"Why are You Putting so Many Fucking Swear Words in Your Posts Recently?"

Last week I wrote a couple of posts with quite a few fucks in them.

Then I received a couple of emails.

The first was this:

"Why are you putting so many fucking swear words in your posts recently? You are coming across as really angry and yet I am sure that's not true - is it?"

And the second was this:

"I like your words but there is no need to swear!!!!!"

Oh, and also this on Facebook:

"I love how much you say fuck."

Gosh, how confusing for a girl. Some people love it. Others hate.

I told the writer of the first email that I'd explore the answer to his question in a blog post. Because, actually, I think there are some important points to be made here for ANYONE who's creating and expressing themselves in the world.

So the reason I'm bothering to write this at all isn't to attempt to win some internet argument about the word fuck - really couldn't care less - but instead to speak to all of you out there who are on your own journeys of putting your work out in the world and expressing yourselves and showing up as who you are.

Because if you're doing that, sooner or later, someone's going to disagree with the way you express yourself (fuck or no fuck) and that can be tough to handle. So, to all of of you out there daring to be in the arena, this one's for you.

"Why are you putting so many fucking swear words in you posts recently? You're coming across as really angry and yet I'm sure that's not true - is it?"

1. Show up with whatever's there, day by day

I'm not sure I've actually written the word fuck in a post since the day I received these emails. Apart from here, obviously. This particular post is going to be full of fucks. 

Did you see the post I wrote the day after the one that provoked these responses? It was this one and was about as beautiful and sensitive and fuckless as one could ever hope for.

The point is this:  

I don't wake up in the morning and decide whether today will be a day in which I use fuck in my writing or don't use fuck in my writing. I simply wake up and write what's there.

And, because I'm a human being still working through my own stuff, what's there is the whole range of emotions. From deep sadness; to extreme joy; to, yes, even anger sometimes and everything in between.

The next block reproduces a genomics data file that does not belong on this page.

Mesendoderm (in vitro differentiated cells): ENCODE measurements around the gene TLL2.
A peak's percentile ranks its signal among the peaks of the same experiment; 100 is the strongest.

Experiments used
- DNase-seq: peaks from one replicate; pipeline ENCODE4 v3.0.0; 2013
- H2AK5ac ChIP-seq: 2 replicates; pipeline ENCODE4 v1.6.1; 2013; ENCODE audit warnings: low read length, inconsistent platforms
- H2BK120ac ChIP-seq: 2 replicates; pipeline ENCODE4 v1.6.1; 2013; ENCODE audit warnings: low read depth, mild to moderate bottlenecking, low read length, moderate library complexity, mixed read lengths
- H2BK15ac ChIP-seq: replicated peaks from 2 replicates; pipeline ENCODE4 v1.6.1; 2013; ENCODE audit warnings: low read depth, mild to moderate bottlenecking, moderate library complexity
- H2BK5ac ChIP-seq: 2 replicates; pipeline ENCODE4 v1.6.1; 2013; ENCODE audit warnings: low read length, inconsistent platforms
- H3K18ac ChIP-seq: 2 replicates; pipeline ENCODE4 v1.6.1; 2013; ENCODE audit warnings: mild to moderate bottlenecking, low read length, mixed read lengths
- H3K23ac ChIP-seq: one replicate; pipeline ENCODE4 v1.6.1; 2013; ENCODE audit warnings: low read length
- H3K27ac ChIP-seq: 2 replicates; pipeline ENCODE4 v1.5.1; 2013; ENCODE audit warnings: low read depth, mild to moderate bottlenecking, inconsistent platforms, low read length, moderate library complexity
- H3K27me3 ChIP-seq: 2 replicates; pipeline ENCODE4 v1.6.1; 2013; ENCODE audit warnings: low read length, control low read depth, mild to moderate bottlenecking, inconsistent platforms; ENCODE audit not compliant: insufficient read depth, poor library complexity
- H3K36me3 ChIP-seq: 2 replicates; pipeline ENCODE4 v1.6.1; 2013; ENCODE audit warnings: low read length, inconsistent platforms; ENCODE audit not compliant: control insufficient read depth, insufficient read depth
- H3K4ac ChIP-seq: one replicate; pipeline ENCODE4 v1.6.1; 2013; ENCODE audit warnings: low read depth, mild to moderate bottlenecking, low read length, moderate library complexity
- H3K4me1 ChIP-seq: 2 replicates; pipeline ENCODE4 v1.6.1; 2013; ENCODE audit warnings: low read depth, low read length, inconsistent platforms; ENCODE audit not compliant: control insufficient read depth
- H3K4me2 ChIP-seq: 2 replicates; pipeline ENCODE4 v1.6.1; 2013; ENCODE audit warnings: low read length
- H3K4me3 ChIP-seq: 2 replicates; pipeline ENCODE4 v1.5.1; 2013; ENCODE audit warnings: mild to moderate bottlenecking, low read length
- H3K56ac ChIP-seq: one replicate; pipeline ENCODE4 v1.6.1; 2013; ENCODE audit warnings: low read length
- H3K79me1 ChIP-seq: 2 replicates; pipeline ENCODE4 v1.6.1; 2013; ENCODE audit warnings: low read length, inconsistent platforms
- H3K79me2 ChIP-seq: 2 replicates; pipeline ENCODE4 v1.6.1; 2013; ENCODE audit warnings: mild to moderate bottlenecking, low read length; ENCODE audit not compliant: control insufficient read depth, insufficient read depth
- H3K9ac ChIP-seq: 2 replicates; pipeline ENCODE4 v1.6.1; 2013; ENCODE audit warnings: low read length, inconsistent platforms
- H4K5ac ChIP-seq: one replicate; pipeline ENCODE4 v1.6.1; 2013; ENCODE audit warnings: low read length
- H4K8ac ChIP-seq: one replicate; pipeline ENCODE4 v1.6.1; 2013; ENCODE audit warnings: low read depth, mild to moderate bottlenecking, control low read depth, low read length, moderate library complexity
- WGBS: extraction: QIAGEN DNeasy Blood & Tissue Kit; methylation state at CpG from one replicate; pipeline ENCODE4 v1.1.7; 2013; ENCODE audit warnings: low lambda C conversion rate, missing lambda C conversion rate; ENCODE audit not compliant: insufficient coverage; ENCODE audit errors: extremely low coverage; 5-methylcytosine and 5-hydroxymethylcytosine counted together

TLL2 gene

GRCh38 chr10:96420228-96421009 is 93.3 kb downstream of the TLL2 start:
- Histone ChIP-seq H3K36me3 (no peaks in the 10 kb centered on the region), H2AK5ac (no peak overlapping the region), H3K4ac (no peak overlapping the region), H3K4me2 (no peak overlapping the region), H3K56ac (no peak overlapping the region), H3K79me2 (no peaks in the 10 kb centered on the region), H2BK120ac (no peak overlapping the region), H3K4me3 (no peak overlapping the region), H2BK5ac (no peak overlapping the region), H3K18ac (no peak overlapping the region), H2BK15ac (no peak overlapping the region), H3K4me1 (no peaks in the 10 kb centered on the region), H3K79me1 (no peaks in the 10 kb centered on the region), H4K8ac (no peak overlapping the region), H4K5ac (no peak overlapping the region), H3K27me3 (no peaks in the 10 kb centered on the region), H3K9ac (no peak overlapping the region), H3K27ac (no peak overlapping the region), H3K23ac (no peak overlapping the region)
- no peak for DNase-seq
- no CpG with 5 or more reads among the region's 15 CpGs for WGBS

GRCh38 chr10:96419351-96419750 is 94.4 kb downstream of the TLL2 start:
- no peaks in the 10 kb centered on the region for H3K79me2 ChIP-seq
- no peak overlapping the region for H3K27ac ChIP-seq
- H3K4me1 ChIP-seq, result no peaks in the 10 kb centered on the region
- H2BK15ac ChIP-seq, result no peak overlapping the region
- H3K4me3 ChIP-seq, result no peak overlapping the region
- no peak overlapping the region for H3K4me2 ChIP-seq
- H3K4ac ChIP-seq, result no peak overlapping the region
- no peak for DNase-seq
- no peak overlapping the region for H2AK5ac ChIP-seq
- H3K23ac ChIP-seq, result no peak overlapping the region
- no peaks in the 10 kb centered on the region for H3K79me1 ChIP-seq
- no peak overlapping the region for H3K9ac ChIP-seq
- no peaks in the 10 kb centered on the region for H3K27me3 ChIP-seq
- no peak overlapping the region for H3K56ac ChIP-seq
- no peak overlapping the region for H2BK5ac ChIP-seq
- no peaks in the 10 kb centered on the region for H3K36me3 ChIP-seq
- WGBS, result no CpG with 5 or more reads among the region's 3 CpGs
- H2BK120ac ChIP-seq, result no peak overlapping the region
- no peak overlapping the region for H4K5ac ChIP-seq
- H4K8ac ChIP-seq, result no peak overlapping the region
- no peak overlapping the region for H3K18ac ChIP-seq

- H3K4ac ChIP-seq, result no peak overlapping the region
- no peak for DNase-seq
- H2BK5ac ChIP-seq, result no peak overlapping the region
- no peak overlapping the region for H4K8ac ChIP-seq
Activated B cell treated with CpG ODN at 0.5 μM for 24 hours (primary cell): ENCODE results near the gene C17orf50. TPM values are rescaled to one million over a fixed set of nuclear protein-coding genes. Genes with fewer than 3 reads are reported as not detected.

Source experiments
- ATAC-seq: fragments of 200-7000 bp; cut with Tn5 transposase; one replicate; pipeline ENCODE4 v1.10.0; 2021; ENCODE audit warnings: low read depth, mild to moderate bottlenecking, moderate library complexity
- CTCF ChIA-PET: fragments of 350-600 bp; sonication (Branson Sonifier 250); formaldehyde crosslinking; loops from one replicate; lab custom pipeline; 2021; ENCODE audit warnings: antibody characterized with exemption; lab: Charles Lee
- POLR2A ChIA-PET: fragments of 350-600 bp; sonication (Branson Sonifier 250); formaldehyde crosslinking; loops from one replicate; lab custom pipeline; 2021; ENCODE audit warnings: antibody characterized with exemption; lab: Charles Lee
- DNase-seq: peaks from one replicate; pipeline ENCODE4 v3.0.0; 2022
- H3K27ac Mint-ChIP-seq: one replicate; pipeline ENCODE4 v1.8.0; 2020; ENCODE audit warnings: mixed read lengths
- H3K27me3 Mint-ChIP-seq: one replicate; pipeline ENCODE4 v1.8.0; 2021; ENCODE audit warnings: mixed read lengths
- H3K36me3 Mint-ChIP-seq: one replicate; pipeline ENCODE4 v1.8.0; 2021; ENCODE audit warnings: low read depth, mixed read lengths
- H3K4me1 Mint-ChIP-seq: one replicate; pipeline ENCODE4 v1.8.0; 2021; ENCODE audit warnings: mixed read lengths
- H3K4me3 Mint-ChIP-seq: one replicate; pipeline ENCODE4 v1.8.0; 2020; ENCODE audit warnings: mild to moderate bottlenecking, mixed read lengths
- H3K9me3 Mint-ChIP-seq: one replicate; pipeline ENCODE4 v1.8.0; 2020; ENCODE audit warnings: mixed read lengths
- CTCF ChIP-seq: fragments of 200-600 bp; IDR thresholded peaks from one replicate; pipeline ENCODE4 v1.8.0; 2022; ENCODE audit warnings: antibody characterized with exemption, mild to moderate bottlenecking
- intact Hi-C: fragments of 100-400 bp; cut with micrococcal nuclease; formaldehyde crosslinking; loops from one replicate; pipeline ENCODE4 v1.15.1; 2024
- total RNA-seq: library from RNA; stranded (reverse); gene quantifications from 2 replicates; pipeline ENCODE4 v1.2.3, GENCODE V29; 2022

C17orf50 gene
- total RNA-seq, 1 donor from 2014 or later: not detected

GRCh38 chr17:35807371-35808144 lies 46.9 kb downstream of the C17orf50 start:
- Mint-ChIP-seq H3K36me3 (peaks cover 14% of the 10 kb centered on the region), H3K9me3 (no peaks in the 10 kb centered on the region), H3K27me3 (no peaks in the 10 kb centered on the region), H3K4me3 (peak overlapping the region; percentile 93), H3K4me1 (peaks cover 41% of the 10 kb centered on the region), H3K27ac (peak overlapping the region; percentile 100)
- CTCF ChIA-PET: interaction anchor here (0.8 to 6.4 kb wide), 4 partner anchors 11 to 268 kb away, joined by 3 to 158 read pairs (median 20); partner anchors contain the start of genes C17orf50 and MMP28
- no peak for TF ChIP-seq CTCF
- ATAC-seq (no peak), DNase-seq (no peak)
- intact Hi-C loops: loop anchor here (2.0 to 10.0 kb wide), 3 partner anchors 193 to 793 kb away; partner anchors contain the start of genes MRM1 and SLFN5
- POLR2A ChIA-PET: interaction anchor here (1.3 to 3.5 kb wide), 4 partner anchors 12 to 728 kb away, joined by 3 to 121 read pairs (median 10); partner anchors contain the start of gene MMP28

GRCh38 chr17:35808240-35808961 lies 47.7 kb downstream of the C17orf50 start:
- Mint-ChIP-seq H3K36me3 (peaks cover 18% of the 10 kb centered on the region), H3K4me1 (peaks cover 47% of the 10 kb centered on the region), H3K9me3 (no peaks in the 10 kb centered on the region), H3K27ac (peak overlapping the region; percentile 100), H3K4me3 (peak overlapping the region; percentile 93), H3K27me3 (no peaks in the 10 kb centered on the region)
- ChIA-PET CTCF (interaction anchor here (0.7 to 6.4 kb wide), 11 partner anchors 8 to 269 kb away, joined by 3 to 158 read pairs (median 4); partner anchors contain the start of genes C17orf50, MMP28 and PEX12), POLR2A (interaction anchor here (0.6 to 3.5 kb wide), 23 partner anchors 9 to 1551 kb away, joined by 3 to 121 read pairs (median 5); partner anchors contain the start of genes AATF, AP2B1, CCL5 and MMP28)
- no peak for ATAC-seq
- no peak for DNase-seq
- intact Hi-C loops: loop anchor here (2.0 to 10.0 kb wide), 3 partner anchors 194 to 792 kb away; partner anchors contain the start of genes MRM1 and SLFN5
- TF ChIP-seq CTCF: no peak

The way I create content each and every day is to not worry about it, not over analyse it or try to fit myself into some sort of box. It's the way I encourage others to create content too. 

2. It's your prerogative to screw up with your language (and everything else)

I'm highly aware that there may come a time when I look back on my posts and the use of the word fuck and think "Leah, what on earth were you thinking?" 

But like every single person on this planet, I have to walk my own path and make my own way. If this language is what's showing up now and 2 months, 6 months or a year out I feel highly embarrassed by that, then so be it. That was part of my learning and growth process. 

The only thing you can do is show up as honestly and authentically as you can each day.

Incidentally, showing up honestly and authentically may actually mean showing up in a way that's highly inauthentic whilst you test out and play around with finding your voice. 

My point is really not to worry about it too much. You're going to change over time, just as I am. You can't predict what those changes will be or how you'll evolve. You can only show up as you are today, in this moment.

3. You cannot win on the internet

Do you know Gabby Bernstein? I don't know her work that well, but she seems terribly sweet. She makes videos and writes about lots of spiritual growth stuff. She has a huge impact on a lot of people. 

I saw a video of hers recently in which she was trying to explain to people (from a very loving place) that there's no need to leave nasty comments on videos. Like everyone else expressing their work in the public arena, she'd been the victim of some pretty horrible comments.

And what about Byron Katie? Her work is powerful. Seriously good stuff. She's touched the lives of probably millions. As far as I know she doesn't use the word fuck.

And yet, oh, when I read the comments below some of her work, there's a trail of terribly mean comments totally slamming her. Poor Byron. The only thing she ever did was try and serve the world.

And then there's Jeff Foster, another one I truly love and admire. Very sweet and gentle also. No fucks from what I've seen. 

And yet, there again, I find the same.

The point here is this:

Whether you use the word fuck or not, people are going to hate on your work. People are going to disagree with your personal expression. There's nothing you can do to change that. 

So what do you? Stop writing and speaking all together?

No. Just understand you cannot win on the internet and then get back to work.

4. Don't change who you are according to what people say

Note that I received both positive AND negative responses to my use of the word fuck.

Will I say fuck more because someone told me they thought it was cool? No. Will I say fuck less because someone told me they didn't appreciate it? Not likely.

If you change the way you express yourself based on what people say they're happy/not happy with, then it's going to get pretty messy.

So really in the end it comes down to this...

You cannot ever and will not ever please everyone and people will always interpret what you say through their own filter. So you just gotta keep on doing you, ok?

Love and courage,

Leah